Mindful Monday – Global Cat Day

Saturday, October 16, was Global Cat Day and National Feral Cat Day. Another day designed to acknowledge our feral cat population. It is recommended and urged that we all become advocates for cats and that we do what we can to educate others. Many free-roaming, homeless cats are just a little bit of love and kindness and patience away from becoming wonderful and gentle pets—kittens in particular.

If you believe a cat is in trouble–it’s roaming the neighborhood, losing weight, doesn’t seem to be able to fend for itself, by all means trap the cat and take it to a shelter for care. Or contact a local TNR or TNVR (trap, neuter, vaccinate, and release) group. If you’re able to rescue the cat and take her to a shelter, be mindful of the shelter’s policies.

There are no-kill shelters, meaning that the directors and volunteers will do everything they can to treat the cat and maybe even socialize her. Of course, if the cat is ill beyond help or is a danger to the public, they’ll do the humane thing in that case, as well.

Sadly, no-kill shelters evidently also have the right and often stand on that right to refuse admittance to cats or dogs. So the unwanted animal might end up in a kill shelter despite your efforts.

If only we could do more to prevent unwanted cats and dogs and prevent any animal from suffering. It’s up to each of us, yet there are still too many who exacerbate the problem by their indifference to the cats they take in and their reckless behavior with regard to the cats.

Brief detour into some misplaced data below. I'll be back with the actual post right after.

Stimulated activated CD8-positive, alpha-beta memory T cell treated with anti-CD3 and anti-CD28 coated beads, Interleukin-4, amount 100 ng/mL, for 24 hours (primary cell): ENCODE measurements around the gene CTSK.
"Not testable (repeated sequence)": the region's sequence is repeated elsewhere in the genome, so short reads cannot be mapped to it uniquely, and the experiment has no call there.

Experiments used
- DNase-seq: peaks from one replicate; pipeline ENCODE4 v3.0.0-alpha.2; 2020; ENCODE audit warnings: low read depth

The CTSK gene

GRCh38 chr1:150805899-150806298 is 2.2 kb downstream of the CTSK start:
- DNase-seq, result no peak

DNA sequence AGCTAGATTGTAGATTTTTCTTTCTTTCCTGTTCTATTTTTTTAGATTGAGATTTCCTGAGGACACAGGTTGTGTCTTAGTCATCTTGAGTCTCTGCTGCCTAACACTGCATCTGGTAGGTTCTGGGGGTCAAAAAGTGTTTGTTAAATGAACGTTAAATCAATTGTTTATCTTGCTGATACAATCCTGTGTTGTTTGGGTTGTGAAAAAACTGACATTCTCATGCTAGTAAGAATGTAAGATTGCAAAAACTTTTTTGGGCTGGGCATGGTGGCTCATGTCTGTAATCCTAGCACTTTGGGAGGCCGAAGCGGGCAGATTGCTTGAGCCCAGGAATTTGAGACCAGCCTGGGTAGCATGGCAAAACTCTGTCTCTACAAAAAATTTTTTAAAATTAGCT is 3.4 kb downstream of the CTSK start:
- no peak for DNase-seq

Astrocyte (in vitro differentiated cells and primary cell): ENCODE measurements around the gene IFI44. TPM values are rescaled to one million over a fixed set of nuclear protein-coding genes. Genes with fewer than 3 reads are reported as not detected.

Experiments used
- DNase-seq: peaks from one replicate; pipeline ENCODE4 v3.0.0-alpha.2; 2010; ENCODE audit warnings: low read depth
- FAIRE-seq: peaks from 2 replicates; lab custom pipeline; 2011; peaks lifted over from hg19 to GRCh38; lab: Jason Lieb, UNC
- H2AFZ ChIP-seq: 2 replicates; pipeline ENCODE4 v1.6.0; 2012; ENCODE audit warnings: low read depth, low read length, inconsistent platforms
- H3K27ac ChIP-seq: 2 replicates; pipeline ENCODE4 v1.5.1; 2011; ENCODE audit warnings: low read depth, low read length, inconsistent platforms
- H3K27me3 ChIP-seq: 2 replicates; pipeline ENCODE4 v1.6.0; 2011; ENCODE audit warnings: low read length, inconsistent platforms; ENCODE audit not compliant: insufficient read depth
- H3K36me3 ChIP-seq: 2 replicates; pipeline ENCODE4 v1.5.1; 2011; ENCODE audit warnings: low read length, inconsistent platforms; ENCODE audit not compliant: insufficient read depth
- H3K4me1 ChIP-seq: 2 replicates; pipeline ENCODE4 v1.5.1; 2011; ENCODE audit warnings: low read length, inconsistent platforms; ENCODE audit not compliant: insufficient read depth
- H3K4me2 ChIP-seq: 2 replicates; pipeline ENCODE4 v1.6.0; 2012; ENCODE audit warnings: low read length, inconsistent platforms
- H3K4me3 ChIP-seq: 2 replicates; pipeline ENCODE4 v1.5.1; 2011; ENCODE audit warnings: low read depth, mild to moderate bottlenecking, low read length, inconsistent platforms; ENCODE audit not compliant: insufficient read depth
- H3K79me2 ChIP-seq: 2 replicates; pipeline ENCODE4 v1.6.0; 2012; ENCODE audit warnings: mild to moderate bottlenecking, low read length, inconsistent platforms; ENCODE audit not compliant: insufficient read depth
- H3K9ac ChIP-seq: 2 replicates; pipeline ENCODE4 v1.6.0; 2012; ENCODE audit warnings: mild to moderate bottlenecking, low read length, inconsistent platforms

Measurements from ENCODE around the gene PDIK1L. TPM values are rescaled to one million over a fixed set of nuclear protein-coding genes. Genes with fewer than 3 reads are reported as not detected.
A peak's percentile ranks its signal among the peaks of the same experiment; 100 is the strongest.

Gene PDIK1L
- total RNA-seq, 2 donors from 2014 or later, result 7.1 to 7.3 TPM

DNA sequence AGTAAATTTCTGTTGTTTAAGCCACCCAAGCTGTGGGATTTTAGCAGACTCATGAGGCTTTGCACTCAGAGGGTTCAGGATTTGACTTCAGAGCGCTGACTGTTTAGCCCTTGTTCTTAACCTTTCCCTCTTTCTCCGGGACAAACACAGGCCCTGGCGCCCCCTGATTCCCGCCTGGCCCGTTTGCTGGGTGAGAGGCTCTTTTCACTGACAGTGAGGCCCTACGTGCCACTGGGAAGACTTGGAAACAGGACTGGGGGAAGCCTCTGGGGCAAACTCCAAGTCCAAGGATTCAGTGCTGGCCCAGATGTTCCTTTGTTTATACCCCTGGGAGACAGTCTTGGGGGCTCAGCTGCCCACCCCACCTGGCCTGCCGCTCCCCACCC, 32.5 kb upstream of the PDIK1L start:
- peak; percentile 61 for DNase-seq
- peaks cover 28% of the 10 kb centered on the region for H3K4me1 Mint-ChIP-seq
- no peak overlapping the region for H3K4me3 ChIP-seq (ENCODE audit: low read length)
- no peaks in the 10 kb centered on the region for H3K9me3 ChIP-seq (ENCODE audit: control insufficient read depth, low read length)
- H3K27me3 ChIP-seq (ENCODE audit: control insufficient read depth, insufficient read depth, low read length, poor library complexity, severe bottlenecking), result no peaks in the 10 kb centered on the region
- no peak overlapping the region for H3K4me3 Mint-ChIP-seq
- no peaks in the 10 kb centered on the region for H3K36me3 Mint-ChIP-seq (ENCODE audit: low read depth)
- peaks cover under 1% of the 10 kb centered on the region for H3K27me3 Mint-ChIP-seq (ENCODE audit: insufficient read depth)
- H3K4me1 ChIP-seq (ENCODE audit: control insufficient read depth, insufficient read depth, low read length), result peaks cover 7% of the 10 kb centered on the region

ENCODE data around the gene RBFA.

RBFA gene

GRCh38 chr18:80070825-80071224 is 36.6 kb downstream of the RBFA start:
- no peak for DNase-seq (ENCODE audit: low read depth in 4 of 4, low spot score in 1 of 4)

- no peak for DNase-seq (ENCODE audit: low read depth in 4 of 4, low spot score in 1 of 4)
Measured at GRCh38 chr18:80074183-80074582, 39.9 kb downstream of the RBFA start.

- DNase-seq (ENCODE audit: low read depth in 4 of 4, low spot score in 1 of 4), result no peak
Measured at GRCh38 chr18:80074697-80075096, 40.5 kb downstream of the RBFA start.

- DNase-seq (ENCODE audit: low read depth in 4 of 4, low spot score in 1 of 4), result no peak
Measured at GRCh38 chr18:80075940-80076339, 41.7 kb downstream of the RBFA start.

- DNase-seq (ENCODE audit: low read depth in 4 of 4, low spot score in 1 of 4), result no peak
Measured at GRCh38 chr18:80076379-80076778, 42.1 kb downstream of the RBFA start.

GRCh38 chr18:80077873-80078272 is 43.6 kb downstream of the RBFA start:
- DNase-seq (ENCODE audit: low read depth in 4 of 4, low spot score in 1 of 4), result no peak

Be part of the solution to the suffering of helpless cats in America.

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3 Responses to Mindful Monday – Global Cat Day

  1. mounir tabti says:

    Thank you so much for all this information !
    I also write content about cats: Cat Tabti – Fun Facts And Tips About Cats

  2. Nettie Combs says:

    Wanted to let you know that our 11+ year old female fur baby, Marmalade, crossed the rainbow bridge Monday 10-18 in the afternoon. Thursday she started crying inconsolably and wandering without being able to relax all night. Friday morning we brought her to the Vet who kept her all weekend for hydration therapy to try to restart her kidneys. We have been treating her kidney failure for almost a year, but when they ran the tests on Friday, the results were off the charts. I wanted to at least try some therapy in case she could come back, but the repeat test results on Monday were the same and she had not been able to eat or drink since Friday night. We went to the Vet and said goodbye (so hard), and I stayed with her until she passed. Our male Sylvester (they were adopted together in October 2010), is a little confused why she is gone, but he has always been more of a loner than she was, so he will probably be OK. Sorry to bother you, but I know you have lived through this scenario several times also & will understand (we have loved and lost 2 other long time cats in our 45 year marriage).
    Thanks again for your wonderful books and Catscapades posts.

    • Patricia says:

      Oh, Nettie, I am so, so sorry. What a heart-breaker. Hugs to you and to Sylvester. There is no easy way to let a beloved cat go.
      Our Lily was 11 when she left us (last year). She’d struggled with kidney disease for most of her life. She, too, was such a sweet spirit. I know your pain.

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